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VLAN(4)		       FreeBSD Kernel Interfaces Manual		       VLAN(4)

     vlan -- IEEE 802.1Q VLAN network interface

     To	compile	this driver into the kernel, place the following line in your
     kernel configuration file:

	   device vlan

     Alternatively, to load the	driver as a module at boot time, place the
     following line in loader.conf(5):


     The vlan driver demultiplexes frames tagged according to the IEEE 802.1Q
     standard into logical vlan	network	interfaces, which allows rout-
     ing/bridging between multiple VLANs through a single switch trunk port.

     Each vlan interface is created at runtime using interface cloning.	 This
     is	most easily done with the ifconfig(8) create command or	using the
     cloned_interfaces variable	in rc.conf(5).

     To	function, a vlan interface must	be assigned a parent interface and nu-
     meric VLAN	tag using ifconfig(8).	A single parent	can be assigned	to
     multiple vlan interfaces provided they have different tags.  The parent
     interface is likely to be an Ethernet card	connected to a properly	con-
     figured switch port.  The VLAN tag	should match one of those set up in
     the switched network.

     vlan initially assumes the	same minimum length for	tagged and untagged
     frames.  This mode	is selected by setting the sysctl(8) variable to 0 (default).  However, there are	network	de-
     vices that	fail to	adjust frame length when it falls below	the allowed
     minimum due to untagging.	Such devices should be able to interoperate
     with vlan after changing the value	of to 1.	 In
     the latter	mode, vlan will	pad short frames before	tagging	them so	that
     their length is not less than the minimum value after untagging by	the
     non-compliant devices.

     The vlan driver supports efficient	operation over parent interfaces that
     can provide help in processing VLANs.  Such interfaces are	automatically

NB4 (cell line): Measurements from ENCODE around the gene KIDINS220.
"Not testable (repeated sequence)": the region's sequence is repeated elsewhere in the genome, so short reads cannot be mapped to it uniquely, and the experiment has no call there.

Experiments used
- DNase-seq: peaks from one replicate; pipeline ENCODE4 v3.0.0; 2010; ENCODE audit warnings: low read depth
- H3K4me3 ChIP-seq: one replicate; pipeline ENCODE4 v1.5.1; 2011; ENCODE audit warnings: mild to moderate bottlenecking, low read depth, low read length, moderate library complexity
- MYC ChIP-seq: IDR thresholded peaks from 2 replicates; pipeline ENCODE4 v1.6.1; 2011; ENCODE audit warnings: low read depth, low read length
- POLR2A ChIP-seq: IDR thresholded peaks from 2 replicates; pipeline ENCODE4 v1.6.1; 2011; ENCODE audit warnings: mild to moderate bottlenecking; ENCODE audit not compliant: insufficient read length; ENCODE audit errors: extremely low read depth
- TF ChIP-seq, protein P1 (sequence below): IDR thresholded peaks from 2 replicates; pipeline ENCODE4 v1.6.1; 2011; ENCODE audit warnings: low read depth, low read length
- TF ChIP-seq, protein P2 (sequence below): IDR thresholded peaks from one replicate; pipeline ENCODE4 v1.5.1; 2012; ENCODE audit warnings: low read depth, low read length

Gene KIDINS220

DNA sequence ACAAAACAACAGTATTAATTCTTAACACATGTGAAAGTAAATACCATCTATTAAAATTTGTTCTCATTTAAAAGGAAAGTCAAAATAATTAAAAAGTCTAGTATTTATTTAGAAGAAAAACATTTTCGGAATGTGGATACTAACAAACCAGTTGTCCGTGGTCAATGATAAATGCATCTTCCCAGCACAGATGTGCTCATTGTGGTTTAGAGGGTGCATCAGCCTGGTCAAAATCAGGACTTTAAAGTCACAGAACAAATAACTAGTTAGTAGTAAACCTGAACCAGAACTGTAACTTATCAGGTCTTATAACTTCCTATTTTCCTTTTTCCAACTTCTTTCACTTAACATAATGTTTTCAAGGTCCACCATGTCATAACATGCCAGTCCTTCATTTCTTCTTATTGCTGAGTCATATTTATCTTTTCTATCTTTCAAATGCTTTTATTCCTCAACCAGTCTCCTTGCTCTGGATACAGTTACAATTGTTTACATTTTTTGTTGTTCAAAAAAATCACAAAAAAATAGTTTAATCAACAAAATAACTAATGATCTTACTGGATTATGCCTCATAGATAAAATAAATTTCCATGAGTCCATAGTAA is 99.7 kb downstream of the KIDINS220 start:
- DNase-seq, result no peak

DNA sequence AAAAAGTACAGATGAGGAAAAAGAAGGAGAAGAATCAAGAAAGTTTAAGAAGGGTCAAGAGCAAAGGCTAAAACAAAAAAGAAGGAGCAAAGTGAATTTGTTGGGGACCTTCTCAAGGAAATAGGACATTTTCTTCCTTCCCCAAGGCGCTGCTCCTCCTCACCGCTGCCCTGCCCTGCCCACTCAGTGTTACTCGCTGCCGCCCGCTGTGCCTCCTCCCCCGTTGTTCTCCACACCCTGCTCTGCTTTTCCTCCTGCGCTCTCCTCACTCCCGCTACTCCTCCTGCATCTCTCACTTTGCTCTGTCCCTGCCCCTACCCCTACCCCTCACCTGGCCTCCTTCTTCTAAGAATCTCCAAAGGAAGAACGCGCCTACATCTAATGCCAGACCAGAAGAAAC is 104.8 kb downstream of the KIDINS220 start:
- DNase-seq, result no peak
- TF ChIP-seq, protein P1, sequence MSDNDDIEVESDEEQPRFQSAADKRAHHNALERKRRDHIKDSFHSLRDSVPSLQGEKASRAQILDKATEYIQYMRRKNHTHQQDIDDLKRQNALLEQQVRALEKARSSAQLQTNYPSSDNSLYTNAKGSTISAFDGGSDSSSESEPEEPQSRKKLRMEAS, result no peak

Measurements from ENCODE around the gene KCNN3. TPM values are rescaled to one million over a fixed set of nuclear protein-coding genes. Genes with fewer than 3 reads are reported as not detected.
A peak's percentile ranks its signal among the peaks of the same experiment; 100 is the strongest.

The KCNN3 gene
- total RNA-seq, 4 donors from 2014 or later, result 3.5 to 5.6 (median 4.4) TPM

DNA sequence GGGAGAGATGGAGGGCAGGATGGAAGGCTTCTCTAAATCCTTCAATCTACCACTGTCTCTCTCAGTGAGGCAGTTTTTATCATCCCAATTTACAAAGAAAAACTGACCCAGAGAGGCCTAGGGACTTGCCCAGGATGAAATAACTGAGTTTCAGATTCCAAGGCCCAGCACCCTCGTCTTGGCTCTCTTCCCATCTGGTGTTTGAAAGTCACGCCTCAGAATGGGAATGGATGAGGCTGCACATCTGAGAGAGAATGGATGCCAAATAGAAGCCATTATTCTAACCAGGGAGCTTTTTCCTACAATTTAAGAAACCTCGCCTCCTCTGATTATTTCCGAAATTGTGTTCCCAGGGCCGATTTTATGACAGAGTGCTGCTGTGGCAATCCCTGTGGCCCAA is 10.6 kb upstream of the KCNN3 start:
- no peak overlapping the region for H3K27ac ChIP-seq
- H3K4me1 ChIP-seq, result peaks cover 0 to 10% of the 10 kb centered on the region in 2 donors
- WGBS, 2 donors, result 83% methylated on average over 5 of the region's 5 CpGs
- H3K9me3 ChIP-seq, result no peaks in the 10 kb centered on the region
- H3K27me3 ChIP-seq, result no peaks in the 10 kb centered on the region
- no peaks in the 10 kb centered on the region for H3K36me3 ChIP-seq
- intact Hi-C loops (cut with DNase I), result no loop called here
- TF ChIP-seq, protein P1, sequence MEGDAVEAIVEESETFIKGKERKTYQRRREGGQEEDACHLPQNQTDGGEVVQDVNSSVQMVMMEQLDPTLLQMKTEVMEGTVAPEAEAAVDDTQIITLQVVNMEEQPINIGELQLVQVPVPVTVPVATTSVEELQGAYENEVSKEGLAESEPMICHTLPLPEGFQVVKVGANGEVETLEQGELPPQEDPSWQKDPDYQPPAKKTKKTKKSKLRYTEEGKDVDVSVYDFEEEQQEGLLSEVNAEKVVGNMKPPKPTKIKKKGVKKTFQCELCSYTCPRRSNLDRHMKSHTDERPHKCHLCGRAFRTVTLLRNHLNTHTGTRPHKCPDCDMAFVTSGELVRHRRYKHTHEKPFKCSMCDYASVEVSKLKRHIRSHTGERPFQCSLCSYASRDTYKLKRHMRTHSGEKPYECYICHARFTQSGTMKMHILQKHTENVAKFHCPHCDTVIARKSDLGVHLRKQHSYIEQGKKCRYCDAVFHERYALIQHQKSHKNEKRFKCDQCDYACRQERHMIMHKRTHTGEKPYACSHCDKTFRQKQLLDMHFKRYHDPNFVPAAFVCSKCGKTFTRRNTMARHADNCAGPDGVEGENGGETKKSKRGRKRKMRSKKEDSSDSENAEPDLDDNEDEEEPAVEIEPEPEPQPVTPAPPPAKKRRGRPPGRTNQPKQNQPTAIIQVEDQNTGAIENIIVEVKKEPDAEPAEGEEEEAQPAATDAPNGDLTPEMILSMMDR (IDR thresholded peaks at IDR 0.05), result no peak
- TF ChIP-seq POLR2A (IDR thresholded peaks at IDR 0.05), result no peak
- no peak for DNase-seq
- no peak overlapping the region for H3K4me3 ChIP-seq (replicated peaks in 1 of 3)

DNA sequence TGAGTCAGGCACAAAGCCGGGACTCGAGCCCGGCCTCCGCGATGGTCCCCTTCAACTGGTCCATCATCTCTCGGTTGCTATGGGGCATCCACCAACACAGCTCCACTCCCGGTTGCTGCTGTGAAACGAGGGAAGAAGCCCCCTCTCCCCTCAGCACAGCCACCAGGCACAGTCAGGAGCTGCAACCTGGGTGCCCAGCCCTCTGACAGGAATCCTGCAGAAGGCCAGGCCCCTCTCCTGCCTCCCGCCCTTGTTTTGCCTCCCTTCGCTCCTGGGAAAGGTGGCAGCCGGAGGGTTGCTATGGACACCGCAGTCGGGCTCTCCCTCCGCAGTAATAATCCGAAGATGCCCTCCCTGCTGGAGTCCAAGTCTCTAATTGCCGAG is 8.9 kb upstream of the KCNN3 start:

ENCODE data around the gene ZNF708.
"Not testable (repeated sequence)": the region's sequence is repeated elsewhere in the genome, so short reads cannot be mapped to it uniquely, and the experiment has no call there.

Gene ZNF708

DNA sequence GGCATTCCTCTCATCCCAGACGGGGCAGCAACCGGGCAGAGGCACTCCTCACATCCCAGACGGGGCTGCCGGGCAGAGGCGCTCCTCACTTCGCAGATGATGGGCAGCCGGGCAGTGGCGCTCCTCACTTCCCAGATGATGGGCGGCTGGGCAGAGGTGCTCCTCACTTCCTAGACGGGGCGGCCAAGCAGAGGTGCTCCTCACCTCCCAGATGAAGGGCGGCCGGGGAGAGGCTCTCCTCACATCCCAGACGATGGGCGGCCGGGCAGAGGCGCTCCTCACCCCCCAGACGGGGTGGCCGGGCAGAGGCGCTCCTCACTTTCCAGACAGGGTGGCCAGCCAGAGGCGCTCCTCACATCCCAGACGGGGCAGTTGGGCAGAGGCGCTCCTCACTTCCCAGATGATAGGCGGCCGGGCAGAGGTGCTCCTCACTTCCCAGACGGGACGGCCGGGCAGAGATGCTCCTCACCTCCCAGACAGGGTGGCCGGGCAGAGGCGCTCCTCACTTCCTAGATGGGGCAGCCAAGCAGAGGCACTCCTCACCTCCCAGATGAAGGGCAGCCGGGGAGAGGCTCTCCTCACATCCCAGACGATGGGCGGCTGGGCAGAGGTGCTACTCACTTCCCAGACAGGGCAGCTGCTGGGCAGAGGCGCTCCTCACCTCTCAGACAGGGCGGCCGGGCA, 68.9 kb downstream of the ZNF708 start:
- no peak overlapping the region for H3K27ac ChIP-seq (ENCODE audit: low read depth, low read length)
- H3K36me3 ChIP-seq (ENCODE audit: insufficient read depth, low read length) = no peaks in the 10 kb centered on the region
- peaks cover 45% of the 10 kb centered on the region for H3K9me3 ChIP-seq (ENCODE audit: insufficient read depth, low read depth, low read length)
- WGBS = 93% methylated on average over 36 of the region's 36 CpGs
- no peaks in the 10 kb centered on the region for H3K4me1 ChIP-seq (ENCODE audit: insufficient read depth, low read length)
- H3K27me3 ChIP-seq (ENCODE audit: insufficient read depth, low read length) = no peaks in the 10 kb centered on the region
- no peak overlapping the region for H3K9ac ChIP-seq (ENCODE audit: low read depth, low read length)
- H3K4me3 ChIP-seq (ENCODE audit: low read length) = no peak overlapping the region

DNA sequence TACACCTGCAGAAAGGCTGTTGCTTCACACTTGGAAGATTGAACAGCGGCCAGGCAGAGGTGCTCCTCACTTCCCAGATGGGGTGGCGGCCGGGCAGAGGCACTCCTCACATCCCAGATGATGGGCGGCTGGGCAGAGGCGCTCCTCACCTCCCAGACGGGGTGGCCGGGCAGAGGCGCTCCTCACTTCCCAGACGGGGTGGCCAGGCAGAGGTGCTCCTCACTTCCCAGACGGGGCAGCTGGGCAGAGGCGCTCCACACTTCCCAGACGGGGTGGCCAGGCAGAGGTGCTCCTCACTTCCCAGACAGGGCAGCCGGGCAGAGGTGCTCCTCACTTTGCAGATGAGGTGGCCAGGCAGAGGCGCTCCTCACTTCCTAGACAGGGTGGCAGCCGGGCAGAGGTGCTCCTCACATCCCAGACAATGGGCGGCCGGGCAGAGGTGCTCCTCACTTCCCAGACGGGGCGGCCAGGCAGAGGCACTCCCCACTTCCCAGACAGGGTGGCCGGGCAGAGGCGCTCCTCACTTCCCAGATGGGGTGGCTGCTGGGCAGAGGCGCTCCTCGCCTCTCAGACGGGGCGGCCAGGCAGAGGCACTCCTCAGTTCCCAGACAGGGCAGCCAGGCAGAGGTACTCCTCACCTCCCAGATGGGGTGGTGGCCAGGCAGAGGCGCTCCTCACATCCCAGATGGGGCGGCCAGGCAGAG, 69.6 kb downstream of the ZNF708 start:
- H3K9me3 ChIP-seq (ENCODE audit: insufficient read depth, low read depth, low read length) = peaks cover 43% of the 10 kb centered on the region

recognized	by their capabilities.	Depending on the level of sophistica-
     tion found	in a physical interface, it may	do full	VLAN processing	or
     just be able to receive and transmit long frames (up to 1522 bytes	in-
     cluding an	Ethernet header	and FCS).  The capabilities may	be user-con-
     trolled by	the respective parameters to ifconfig(8), vlanhwtag, and
     vlanmtu.  However,	a physical interface is	not obliged to react to	them:
     It	may have either	capability enabled permanently without a way to	turn
     it	off.  The whole	issue is very specific to a particular device and its

     At	present, these devices are capable of full VLAN	processing in hard-
     ware: ae(4), age(4), alc(4), ale(4), bce(4), bge(4), bxe(4), cxgb(4),
     cxgbe(4), em(4), igb(4), ixgbe(4),	jme(4),	liquidio(4), msk(4), mxge(4),
     nge(4), re(4), sge(4), stge(4), ti(4), and	vge(4).

     Other Ethernet interfaces can run VLANs using software emulation in the
     vlan driver.  However, some lack the capability of	transmitting and re-
     ceiving long frames.  Assigning such an interface as the parent to	vlan
     will result in a reduced MTU on the corresponding vlan interfaces.	 In
     the modern	Internet, this is likely to cause tcp(4) connectivity problems
     due to massive, inadequate	icmp(4)	filtering that breaks the Path MTU
     Discovery mechanism.

     These interfaces natively support long frames for vlan: axe(4), bfe(4),
     cas(4), dc(4), et(4), fwe(4), fxp(4), gem(4), le(4), nfe(4), rl(4),
     sis(4), sk(4), ste(4), vr(4), vte(4), and xl(4).

     The vlan driver automatically recognizes devices that natively support
     long frames for vlan use and calculates the appropriate frame MTU based
     on	the capabilities of the	parent interface.  Some	other interfaces not
     listed above may handle long frames, but they do not advertise this abil-
     ity.  The MTU setting on vlan can be corrected manually if	used in	con-
     junction with such	a parent interface.

     ifconfig(8), sysctl(8)

FreeBSD	13.0		       December	26, 2020		  FreeBSD 13.0


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